Wanderlust Is A Must: How To Quit Your Job To Travel The World, Part 2

Lindsey Washington
Lindsey Washington aka lindsanity to her friends can either be found roaming the city looking for shade or out with friends throwing shade. She is currently trying to work on her obsession with Lil Wayne and accepting the fact that they will probably never get married, also Drake.

Hey! It’s me again. Have I started my fabulous and life changing travels yet? No, not quite yet. There are still a few more steps to take before you become a real life Instagram superstar and world traveler.

Check out steps 1 & 2 here


Step 3: Leaving your job on good terms

So this is always a tricky one, because unless you’re a trust fund baby or got rich quick in Silicon Valley (I am neither) then you definitely have a job that you’re probably a little terrified to leave behind since, you know, job = income.

I would suggest taking a few different routes: you could quit, take a leave of absence, or see if your job will let you work remotely. I can already hear you shouting, “But Lindsey, my job will never let me do that!” – well, you never know if you don’t try!

When I finally decided I wanted to take on this adventure, applied and got into my program, I approached my boss and asked about a leave of absence, which to my delight they do allow! Unfortunately, for a “personal leave” (which I would be taking) they only allow three months.

Here was my boss’ advice: quit, then if you really want come back, interview when you return, keep in touch with everyone you met along the way, and with company x already on your resume, you won’t have a hard time getting another interview. Plus, the company will surely want you back.

But the real question is, will you want to return?

I’ve had several developers ask and be granted permission to work remotely for weeks or months at a time since in this day and age an internet connection = an office. The time to quit is never right or you’ll probably never feel comfortable walking away from a steady income. But alas, you can either sit in a 45 degree office or glance at glaciers in Iceland in 45 degree weather – the choice is really up to you.


Step 4: Start researching what you’ll need to get there, and stay there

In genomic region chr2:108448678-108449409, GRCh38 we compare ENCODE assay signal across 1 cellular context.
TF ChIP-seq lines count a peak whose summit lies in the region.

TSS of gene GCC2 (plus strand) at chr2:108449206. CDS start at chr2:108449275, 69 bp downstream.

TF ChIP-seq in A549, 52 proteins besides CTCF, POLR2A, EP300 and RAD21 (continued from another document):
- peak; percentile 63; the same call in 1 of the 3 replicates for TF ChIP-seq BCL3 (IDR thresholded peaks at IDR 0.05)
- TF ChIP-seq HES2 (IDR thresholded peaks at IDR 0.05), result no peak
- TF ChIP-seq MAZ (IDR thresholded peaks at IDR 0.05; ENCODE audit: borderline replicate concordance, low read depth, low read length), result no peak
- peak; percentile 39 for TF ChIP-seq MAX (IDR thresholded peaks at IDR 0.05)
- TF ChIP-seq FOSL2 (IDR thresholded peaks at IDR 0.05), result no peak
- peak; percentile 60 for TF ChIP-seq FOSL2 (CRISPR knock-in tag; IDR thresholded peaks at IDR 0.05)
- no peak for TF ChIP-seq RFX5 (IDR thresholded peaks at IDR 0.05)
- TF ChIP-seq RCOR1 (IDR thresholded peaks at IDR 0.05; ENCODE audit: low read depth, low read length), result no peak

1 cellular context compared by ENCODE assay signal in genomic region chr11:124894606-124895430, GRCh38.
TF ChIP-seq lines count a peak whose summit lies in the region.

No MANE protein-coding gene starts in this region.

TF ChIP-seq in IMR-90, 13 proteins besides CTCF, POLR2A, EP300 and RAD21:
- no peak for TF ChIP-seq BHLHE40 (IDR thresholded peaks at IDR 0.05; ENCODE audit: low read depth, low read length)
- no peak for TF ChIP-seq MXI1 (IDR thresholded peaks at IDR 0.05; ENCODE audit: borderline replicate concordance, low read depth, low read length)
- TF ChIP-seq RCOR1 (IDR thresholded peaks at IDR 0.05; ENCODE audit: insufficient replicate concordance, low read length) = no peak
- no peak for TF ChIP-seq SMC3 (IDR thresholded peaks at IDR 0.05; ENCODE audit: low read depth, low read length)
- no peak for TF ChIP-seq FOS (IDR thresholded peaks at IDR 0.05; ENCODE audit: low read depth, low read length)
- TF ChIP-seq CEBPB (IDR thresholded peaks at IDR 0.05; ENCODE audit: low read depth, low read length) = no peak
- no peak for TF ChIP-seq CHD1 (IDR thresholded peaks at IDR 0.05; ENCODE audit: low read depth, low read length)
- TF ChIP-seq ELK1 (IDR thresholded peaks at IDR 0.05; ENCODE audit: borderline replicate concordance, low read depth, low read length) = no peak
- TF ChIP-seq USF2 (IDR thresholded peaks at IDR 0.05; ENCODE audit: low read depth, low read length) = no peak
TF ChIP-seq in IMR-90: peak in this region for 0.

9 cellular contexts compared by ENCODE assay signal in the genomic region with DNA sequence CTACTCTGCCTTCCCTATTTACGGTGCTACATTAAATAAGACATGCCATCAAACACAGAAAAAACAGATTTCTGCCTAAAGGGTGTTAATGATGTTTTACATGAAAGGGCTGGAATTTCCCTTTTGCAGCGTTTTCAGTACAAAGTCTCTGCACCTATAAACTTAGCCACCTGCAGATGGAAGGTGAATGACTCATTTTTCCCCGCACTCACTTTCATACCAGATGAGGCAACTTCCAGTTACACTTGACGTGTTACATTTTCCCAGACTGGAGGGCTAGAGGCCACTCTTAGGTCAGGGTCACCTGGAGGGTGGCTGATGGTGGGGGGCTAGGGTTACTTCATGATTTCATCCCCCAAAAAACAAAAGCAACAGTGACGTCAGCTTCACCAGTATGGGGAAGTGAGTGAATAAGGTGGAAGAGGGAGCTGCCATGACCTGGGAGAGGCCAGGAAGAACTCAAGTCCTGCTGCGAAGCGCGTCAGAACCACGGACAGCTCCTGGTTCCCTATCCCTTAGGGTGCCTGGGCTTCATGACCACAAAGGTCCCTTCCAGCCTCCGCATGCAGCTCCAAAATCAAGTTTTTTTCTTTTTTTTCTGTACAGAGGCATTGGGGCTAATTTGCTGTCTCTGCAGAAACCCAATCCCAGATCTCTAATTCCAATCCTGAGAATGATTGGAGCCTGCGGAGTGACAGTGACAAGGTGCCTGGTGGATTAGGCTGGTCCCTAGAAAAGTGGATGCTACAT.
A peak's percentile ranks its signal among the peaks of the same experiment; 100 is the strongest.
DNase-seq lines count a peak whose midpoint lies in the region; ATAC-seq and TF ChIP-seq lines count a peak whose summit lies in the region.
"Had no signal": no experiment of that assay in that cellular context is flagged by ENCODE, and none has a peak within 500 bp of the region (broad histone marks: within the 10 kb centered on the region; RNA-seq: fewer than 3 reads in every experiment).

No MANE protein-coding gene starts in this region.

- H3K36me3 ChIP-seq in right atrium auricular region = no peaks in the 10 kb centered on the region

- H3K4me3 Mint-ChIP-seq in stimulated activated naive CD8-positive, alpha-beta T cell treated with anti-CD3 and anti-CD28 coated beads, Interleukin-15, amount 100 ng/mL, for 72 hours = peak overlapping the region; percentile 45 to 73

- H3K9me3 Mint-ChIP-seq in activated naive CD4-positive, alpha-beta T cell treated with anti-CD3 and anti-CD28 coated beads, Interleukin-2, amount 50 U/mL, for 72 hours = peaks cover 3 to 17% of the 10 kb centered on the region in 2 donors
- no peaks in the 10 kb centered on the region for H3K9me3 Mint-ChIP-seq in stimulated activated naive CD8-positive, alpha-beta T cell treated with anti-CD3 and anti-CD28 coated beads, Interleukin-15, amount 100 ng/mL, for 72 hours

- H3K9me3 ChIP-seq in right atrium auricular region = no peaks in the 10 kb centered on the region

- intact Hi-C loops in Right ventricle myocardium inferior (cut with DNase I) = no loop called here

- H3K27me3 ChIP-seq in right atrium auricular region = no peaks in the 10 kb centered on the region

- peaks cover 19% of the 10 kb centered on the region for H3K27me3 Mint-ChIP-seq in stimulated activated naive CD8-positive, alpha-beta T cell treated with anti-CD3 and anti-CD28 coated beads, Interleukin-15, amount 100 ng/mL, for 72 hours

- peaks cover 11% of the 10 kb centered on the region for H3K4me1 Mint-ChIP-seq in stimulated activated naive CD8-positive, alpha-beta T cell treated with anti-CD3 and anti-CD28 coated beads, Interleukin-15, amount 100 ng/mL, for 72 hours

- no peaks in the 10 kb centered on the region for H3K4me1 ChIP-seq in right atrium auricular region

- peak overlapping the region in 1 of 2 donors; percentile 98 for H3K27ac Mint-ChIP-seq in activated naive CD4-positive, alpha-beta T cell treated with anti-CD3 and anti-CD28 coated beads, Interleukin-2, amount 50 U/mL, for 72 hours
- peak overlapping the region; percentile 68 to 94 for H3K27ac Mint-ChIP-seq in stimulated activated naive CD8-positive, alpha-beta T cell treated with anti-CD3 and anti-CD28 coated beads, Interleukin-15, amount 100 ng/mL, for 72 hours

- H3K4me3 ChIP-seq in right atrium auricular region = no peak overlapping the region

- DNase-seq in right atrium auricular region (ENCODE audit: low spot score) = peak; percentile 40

Luckily I’ve been to Spain, so I have a good idea about the weather and what to expect. Thankfully the wardrobe I have will suffice, but if you’re going to Russia, England, Central America, or anywhere else with extreme weather, you will obviously need to cushion the clothes you already have with a little extra somethin’.

Research is also super important in terms of visas and other important paperwork. Most European countries will give you a three-month tourist visa so you can avoid trying to get a work permit, student visa, or finding a hot Spaniard to wife you up to avoid getting kicked out of the country (although the last option has crossed my mind), but make sure to find out the rules for your specific destination.

Will you be going to a country where women cover their hair? Do you need any special shots or vaccines? Does the population largely not speak English? (better get some Rosetta stone and start studying stat.)

Though, when I first traveled to Spain at the tender age of 16, I only had a few key phrases in my back pocket like “Where is the bathroom?” “How many dogs do you have” and, most importantly, “I’m hungry.” But after about three months, my host family and I were playing charades I can comfortably say I was basically fluent. There is literally no better way to learn a language than immersion, but it never hurts to be prepared!

Stay tuned for the next steps for preparing to leave your job to travel the world. Have specific questions? Send them to [email protected]!

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